Tuesday, September 22, 2009

Selkirk Vintage Show

Rory and I popped over to Selkirk on Sunday to the excellent vintage rally. It was a great show which was nicely squeezed into a quite small field. Apart from the usually selection of single marque club stands, this one stands out with a few really interesting other exhibits. Like this 60's hydroplane up from Cumbria. It runs a flat head V8 with open headers. Sounds superb!

Big engine with a small boat attached

The other big attraction (for me at least) is the steamies. There is a large and thriving steam community in southern Scotland/northern England which moves around to various shows. There's nothing like steam, the sounds and smells are wonderful.

It was just me and Rory at the show, which was nice, bit of father and son bonding. The local model boat club were there and they even let Rory have a go!

All under control

Its always quite strange to find what grabs his attention. This organ had him mesmerised for ages!
Other "Rory Favourites" included the tractors, of which there were loads, in a wide range of restoration. Its nice to see concours vehicles next to vehicles which look as though they have just been dragged out of a barn, cranked up and driven to the show.

For Dad there was a great range of classic bikes, including this really neat Bantam. Did I mention I want one?

anyone for (the) Desert?

Gypsy fire engine

The Scottish MMOC were out in force, nice to see the scene is alive and well north of the border. Now Molly is on the road and usable again I'm going to be get getting a little more involved. First step is going to the AGM on Sunday.

Finally we managed to find the one and only Commer. A very nice RoadRanger conversion which is owned by a chap called Jim. It gets used regularly to lug reclaimed building materials!
Rory can't find the Commer

Thursday, September 17, 2009

Lanni Clan

My first car was a teal blue Austin 1300. I was given it by my great aunt when she gave up driving. It vaporised its rear subframe and sills thereby preventing it from getting an MOT, so I never got to drive it on the road (...well maybe once). It was a pretty rubbish car, but it had me hooked. The only kind of car I was interested in was an old one. I spent hours pouring through Practical Classics looking for a replacement. Luckily Molly turned up at a local garage and the rest is history.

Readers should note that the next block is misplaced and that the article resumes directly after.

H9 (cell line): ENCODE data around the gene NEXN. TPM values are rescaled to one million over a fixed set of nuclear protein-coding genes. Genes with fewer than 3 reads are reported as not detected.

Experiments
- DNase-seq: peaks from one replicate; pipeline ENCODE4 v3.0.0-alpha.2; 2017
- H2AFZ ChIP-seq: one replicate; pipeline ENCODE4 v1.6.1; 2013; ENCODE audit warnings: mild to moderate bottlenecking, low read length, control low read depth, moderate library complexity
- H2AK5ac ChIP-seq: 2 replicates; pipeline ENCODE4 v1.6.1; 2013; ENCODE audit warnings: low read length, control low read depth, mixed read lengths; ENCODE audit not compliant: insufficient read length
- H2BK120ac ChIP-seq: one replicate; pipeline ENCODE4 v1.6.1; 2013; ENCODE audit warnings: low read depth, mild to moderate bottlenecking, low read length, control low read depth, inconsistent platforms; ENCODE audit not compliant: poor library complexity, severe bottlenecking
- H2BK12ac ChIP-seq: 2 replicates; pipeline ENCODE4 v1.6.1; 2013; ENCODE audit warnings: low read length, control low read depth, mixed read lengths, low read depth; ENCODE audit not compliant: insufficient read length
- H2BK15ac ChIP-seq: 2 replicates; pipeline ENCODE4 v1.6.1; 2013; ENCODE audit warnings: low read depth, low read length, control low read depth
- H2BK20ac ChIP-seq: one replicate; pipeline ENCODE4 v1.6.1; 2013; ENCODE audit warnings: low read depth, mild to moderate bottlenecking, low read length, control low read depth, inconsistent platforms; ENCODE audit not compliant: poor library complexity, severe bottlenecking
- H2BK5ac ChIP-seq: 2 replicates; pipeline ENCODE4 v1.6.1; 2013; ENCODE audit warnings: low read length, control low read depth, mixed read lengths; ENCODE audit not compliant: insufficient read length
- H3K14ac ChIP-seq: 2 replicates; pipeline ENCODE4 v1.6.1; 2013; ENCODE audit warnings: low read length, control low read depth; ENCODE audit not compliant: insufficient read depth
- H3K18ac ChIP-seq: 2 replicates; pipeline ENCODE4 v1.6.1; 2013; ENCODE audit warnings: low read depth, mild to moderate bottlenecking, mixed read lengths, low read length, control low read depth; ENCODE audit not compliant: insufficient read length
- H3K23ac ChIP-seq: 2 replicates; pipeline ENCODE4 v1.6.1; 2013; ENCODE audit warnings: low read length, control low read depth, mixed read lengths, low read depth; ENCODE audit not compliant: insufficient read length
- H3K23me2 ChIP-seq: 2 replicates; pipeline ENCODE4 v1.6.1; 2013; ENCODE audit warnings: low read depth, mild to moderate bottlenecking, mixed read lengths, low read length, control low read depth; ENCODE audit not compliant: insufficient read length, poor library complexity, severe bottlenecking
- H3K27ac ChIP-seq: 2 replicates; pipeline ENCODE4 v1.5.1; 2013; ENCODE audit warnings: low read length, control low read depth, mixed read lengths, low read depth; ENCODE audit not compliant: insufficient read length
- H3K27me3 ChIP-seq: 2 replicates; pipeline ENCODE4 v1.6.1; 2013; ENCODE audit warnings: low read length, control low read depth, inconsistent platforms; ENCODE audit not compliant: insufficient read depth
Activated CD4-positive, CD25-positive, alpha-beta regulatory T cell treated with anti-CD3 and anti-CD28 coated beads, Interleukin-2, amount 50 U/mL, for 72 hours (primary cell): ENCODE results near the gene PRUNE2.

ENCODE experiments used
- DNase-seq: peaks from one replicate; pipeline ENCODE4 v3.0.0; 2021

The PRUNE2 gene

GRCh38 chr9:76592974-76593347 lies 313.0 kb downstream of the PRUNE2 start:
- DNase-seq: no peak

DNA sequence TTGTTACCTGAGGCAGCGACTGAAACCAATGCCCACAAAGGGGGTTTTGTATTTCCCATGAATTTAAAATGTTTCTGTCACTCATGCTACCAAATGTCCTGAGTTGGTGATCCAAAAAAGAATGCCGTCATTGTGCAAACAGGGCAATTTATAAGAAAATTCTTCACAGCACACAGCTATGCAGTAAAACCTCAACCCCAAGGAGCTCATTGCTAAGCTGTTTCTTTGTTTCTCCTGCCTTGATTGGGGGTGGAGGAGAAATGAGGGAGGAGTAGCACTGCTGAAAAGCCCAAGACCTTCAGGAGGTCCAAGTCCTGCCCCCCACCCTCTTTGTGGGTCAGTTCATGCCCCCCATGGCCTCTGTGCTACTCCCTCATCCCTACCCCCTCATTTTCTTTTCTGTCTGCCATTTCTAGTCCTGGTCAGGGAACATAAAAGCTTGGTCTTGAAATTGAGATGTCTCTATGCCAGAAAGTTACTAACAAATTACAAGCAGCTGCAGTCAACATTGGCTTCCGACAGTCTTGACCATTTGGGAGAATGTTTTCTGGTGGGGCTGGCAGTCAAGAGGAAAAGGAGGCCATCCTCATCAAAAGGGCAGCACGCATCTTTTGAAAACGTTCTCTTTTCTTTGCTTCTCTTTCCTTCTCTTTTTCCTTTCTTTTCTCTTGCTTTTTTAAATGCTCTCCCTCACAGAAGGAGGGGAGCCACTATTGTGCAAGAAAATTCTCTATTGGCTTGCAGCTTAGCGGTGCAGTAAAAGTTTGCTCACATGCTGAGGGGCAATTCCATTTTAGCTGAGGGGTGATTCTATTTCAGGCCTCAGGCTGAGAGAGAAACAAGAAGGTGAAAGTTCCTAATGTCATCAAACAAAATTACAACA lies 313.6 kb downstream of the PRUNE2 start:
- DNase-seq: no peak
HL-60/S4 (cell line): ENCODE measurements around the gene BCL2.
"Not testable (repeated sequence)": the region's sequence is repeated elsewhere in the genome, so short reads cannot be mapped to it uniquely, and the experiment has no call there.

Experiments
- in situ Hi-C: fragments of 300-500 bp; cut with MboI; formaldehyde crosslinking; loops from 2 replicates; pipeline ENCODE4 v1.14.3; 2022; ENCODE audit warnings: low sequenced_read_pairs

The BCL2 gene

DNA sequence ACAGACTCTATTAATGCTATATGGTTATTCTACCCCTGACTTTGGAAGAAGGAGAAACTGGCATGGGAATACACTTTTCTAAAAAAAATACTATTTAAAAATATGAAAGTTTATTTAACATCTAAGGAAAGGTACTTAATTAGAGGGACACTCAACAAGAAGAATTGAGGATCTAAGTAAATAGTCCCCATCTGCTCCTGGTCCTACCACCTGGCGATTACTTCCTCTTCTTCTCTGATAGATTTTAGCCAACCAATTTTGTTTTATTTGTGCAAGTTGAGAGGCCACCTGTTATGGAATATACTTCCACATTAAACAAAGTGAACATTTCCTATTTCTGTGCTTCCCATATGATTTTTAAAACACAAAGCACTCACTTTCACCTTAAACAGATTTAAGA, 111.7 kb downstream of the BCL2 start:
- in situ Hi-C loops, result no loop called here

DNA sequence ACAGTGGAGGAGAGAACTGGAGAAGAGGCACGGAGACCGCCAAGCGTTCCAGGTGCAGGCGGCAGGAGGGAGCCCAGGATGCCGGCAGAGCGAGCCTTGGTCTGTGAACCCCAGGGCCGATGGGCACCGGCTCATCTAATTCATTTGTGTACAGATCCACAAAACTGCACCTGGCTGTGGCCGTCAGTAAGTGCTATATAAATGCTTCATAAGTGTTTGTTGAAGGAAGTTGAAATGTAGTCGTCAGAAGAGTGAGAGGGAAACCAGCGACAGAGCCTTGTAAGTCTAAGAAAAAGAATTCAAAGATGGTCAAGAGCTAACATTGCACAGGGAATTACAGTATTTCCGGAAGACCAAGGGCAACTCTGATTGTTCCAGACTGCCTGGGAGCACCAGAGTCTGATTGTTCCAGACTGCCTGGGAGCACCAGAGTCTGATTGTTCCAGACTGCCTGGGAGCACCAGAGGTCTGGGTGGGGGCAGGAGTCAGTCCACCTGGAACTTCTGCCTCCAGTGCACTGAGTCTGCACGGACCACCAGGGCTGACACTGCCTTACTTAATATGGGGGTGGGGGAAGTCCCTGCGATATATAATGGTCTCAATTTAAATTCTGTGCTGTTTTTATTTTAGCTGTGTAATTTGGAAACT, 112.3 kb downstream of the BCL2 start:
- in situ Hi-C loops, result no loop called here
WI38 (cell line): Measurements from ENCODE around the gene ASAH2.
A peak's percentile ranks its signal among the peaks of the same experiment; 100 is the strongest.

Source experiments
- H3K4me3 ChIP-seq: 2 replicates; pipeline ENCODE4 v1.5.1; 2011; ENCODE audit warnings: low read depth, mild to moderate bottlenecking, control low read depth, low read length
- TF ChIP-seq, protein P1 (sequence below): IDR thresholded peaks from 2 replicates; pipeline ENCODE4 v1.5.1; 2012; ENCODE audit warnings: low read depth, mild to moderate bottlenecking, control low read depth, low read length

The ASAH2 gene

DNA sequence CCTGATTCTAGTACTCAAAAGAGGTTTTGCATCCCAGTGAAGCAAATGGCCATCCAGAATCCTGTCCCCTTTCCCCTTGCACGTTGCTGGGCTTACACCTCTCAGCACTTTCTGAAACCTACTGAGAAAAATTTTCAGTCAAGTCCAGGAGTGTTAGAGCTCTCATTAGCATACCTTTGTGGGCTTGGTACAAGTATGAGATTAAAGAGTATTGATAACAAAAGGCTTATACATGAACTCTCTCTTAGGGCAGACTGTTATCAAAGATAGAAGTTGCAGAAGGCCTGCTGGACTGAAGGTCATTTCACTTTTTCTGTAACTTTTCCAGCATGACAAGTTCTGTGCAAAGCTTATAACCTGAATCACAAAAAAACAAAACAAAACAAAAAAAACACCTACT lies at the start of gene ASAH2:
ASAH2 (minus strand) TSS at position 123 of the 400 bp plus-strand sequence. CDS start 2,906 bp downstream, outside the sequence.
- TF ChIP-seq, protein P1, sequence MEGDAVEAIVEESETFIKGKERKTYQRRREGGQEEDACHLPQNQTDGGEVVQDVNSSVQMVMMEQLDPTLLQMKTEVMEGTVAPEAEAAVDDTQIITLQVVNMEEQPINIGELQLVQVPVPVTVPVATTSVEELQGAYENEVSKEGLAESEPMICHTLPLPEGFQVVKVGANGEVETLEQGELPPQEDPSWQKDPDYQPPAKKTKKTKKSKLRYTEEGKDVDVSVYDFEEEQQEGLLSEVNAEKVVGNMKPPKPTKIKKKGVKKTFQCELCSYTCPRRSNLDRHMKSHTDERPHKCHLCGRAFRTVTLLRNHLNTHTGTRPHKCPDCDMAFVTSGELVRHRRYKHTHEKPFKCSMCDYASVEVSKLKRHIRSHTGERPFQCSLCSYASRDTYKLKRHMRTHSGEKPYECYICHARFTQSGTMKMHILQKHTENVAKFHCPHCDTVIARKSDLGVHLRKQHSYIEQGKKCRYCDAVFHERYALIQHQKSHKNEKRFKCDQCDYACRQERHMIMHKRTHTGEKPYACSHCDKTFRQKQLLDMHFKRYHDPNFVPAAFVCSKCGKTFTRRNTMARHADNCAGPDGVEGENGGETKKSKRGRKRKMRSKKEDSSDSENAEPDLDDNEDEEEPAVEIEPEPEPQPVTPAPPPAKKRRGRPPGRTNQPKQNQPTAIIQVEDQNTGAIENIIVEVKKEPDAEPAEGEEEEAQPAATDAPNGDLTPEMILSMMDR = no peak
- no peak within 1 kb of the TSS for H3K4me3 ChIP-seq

My little brother on the other hand, had no such revelation. He needed a car (a suitably slow one for a younger driver) and Dad had an idea. A 1954 series I landrover was sourced. This beast with its 2 litre petrol engine and soft top, neatly transported Jez and his friends around the local countryside to and from the local pubs at a nice sedate top speed of 50 mph (less if you wanted to hold a conversation). When it snowed they often set of round the local lanes with a tow rope, searching for people to help!

To the rescue!

Much like myself, Jez has held on to the lannie - well more precicely Dad has. Over the years it has been tweaked and tinkered with. New parts have been fitted and engines have been rebuilt. It now sports a Fairy Overdrive, making those 50mph conversations a much more reasonable prospect. Jez is now lucky enough to have somewhere to safely store and tinker with it so he has retrived it from Dad's house.

This lannie ain't no garage queen though. These photos were taken at the Malham show a few weeks ago. Where it was earning its keep on a good long distance run.

Monday, September 14, 2009

Give us a tune then George....

... ok then....

Jessica has been plagued by moss in her windows since we got her. It gathers (unlike a rolling stone) between the two sliding windows on each side, and in the channel they slide in. Apart from making her look even more untidy, it allows the channels to stay damp therefore causing more damage.

So... (you know where this is going don't you) I decided to make use of this weekend's sunny weather and do do something about it! I started by removing the trim strip, taking out each of the 30 odd screws and replacing them with stainless self tappers. Once they were all changed, I bravely took them all out again and levered the window out....

Easy peasy! The window came out of the frame without a hitch, so all that was left was to clean off the putty (yup real old fashioned window putty), clean the windows and put it all together again!

Daddy's little helper - no.. don't stand there...

Shiny shiny...


Sunday, September 13, 2009

Paul's 4 Door

A couple of weeks ago I popped in to see my old friend Paul. I know him from the good old days in Manchester, a fellow Manchester MMOC branch member. Back then (10+ years ago) he had two minors, a white traveller with a Midget 1275 engine and a black 1960 four door. Well, the traveller has long gone, but the intervening years (and Paul) have been kind to the 4 door.